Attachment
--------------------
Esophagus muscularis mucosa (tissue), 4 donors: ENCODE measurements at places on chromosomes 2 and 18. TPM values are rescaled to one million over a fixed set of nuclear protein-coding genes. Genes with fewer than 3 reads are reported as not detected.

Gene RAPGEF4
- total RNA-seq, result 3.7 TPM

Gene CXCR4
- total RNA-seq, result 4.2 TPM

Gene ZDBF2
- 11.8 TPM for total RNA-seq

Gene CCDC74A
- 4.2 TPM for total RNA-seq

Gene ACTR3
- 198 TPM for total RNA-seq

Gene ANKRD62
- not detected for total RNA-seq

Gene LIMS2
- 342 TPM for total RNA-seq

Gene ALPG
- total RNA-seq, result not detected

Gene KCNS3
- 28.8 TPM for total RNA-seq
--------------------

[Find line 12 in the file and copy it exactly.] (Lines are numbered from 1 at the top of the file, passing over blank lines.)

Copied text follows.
Gene ANKRD62